It’s long been popular to buy things mail-order from an out-of-state concern, in order to avoid paying sales tax on the items. Mail-order houses are often not required to charge out-of-state customers sales tax, the shipping charges are usually less than the sales tax would have been (and are sometimes waived entirely), and consumers think they’re getting away without paying sales tax.
What we often didn’t know is that when sales tax is not charged and paid to the state by the seller, the buyer is legally responsible for paying it anyway. We didn’t know that because states didn’t generally publicize that fact, and didn’t enforce it either.
New York decided to start enforcing it a few years ago. The trouble is that now they’re doing some double dipping.
First they set up a new line on the state income tax form, a line for declaring “sales or use tax” that you owe. Here’s the line from the 2009 tax form:
The instructions explicitly forbid you from leaving that line blank — you can fill it in with zero, but that has to be explicit, and there’s a strong implication that doing so might result in an audit. Here’s the applicable page from the instructions (PDF), and here are some excerpts:
You owe sales or compensating use tax if you:
- purchased an item or service subject to tax that is delivered to you in New York State without payment of New York State and local tax to the seller; or
- purchased an item or service outside New York State that is subject to tax in New York State (and you were a resident of New York State at the time of purchase) with subsequent use in New York State.
An unpaid sales or use tax liability commonly arises if you made purchases through the Internet, by catalog, from television shopping channels, or on an Indian reservation, or if you purchased items or services subject to tax in another state and brought them back to New York for use here.
Example 1: You purchased a computer over the Internet that was delivered to your house in Monroe County, New York, from an out-of-state company and did not pay sales tax to that company.
Example 2: You purchased a book on a trip to New Hampshire that you brought back to your residence in Nassau County, New York, for use there.
Failure to pay sales or use tax may result in the imposition of penalty and interest. The Tax Department conducts routine audits based on information received from third parties, including the U.S. Customs Service and other states.
Then they give you a nice, convenient table that shows how much sales and use tax you should pay if you want to take the easy way out and not have to document everything: $23 if your adjusted gross income is between $30,000 and $50,000, for example, and $44 if your AGI is between $75,000 and $100,000.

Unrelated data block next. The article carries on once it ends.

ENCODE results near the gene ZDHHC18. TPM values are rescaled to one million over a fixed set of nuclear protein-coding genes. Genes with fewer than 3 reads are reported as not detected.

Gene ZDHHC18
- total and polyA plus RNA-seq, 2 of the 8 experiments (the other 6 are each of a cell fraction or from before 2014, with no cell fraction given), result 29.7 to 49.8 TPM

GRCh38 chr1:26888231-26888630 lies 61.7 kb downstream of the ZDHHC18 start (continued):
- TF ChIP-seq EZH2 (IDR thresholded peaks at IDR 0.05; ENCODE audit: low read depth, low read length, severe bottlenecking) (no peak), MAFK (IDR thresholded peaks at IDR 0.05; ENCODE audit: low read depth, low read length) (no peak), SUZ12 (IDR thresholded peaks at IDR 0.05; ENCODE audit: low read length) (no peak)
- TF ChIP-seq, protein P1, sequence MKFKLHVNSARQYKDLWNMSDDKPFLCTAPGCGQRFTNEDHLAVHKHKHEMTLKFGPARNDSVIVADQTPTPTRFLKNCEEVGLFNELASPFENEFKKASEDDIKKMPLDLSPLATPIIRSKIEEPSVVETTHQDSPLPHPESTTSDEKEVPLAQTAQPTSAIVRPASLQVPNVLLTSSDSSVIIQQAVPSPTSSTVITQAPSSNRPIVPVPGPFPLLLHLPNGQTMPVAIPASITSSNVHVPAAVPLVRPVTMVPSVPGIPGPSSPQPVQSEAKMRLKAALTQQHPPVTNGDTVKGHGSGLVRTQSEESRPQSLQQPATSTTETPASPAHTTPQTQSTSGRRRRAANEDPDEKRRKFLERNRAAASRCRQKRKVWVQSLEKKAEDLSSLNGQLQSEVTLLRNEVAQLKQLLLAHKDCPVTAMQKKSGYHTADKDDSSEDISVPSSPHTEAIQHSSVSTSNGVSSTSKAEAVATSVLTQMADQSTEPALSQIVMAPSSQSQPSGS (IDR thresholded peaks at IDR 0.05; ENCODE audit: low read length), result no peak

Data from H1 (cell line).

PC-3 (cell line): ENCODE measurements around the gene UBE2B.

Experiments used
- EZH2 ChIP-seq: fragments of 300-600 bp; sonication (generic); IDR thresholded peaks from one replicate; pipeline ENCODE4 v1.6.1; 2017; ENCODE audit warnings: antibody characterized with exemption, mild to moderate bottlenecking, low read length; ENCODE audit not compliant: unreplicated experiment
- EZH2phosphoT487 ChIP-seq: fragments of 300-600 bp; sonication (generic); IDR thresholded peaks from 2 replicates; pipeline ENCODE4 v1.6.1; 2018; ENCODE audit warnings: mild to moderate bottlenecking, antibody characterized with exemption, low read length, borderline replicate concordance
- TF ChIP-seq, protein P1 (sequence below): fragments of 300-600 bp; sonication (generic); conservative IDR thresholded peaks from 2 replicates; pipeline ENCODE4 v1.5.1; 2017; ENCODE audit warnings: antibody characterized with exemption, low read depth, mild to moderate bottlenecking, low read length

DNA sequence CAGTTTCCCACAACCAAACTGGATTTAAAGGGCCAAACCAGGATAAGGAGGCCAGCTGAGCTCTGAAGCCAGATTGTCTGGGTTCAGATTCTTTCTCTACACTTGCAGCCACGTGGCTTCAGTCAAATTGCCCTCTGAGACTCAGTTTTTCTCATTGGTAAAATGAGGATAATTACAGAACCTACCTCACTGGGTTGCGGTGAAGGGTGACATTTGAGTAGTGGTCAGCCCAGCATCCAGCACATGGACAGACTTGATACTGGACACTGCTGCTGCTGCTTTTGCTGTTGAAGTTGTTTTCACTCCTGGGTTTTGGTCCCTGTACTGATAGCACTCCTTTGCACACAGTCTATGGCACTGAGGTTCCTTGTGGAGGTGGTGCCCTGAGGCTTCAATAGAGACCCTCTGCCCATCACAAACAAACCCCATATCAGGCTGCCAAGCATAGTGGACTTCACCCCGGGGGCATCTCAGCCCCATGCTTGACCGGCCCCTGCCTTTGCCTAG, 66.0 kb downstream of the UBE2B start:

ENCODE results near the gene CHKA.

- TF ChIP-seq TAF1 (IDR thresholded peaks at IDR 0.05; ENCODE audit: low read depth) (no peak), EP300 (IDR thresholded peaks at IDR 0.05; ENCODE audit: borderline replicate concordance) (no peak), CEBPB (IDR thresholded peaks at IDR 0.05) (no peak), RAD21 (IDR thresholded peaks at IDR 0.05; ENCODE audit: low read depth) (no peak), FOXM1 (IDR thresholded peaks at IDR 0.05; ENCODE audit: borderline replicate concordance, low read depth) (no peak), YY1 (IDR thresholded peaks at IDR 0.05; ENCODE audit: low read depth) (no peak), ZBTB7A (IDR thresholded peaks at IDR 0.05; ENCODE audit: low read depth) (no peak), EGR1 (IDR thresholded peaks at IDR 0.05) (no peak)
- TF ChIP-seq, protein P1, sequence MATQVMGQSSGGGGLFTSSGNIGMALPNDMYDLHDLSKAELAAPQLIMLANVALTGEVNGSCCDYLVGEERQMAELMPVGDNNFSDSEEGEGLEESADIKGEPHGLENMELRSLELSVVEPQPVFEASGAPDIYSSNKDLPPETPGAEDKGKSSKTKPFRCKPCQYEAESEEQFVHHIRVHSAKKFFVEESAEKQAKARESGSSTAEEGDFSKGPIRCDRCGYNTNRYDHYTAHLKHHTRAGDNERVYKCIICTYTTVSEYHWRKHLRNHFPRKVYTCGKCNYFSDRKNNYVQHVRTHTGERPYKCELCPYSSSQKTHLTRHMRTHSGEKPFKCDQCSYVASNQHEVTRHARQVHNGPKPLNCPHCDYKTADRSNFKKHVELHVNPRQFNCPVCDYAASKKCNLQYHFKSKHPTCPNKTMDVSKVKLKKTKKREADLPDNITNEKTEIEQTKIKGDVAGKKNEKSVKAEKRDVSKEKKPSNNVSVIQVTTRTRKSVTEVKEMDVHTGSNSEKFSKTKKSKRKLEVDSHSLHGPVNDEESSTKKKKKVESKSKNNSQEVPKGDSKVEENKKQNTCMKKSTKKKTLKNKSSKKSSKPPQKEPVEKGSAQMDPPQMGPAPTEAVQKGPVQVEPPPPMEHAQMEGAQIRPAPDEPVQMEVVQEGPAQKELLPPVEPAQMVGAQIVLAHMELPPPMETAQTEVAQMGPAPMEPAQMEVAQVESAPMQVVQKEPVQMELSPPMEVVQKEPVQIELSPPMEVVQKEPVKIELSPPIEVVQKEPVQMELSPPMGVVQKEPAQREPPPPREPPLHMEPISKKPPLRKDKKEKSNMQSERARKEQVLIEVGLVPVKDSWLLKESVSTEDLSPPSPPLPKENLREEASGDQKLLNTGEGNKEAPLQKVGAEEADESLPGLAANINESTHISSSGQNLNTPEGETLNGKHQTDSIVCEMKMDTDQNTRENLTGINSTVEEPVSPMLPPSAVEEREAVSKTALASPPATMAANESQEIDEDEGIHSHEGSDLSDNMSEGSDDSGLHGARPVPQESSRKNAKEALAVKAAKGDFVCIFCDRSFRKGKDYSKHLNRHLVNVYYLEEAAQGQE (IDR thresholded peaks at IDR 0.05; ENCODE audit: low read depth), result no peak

And that’s all fine for what it is: it’s always been the law that these taxes be paid — though we can certainly argue that the example of buying a book while on a trip to New Hampshire is stretching the point too far (and they picked New Hampshire because that state has no sales tax of its own) — and this is a convenient way for the state to enforce it, and for the taxpayers to cope with it.
Is it “fair”? $44 represents, at my local tax rate, sales tax on about $600 worth of purchases. So they’re assuming that someone making, say, $90,000/year will buy around $600 worth of things by mail order (to oversimplify a bit). Just using my own purchases from 2009 as a guide, that seems close enough, though, obviously, different people will have vastly different purchase patterns. Some people buy a lot of things online, and some do almost none of their shopping that way.
But then New York did something else. They passed a law requiring that out-of-state companies that sell products to be shipped to New York charge sales tax on those purchases, and remit the tax to New York. The result was that some sellers stopped selling to New York residents, and others, such as Amazon, started adding New York sales tax to the bills.
In 2009, all of the out-of-state purchases I made were from vendors that charged me New York sales tax. Yet there’s still that pesky line 59 on the tax form, isn’t there? I put a zero on that line, but they’re clearly trying to intimidate us into not doing that, and into using the table to determine what should go there.
But if we do that, we are, for the most part, being taxed twice for our Internet purchases. By having both the new law and line 59 on the tax form (along with the ominous text in the instructions), New York state is trying to have it both ways, to have the vendors tax us and to have us voluntarily pay the tax again when we file our income taxes.
That’s why I can’t fully agree with the New York Times editorial blasting Amazon for resisting New York’s efforts. Amazon’s reasons may seem lame, but it’s trying to keep things equitable.
The right answer is for all vendors to charge sales tax, and for the state to stop trying to extort it from us after the fact.